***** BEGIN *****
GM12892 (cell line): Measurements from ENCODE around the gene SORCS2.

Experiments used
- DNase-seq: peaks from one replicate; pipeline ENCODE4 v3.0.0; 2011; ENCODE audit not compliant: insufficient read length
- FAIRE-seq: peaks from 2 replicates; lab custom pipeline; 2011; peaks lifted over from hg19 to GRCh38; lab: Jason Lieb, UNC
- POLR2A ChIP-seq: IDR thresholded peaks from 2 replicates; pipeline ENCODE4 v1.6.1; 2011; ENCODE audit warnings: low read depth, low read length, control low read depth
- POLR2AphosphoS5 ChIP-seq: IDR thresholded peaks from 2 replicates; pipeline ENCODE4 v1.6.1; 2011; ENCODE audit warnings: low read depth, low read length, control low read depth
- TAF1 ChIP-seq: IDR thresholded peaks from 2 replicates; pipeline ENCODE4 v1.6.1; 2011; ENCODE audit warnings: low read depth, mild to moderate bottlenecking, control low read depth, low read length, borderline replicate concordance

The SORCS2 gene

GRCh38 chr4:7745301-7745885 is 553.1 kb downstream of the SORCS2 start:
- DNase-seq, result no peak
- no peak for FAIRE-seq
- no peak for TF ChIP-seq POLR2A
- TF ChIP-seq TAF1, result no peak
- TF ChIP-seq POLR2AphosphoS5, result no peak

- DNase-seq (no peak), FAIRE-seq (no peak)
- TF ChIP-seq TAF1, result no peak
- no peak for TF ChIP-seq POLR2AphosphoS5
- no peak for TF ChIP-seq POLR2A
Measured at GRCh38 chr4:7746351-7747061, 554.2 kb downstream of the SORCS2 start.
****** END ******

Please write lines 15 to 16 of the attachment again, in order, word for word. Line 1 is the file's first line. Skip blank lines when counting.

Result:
- DNase-seq (no peak), FAIRE-seq (no peak)
- TF ChIP-seq TAF1, result no peak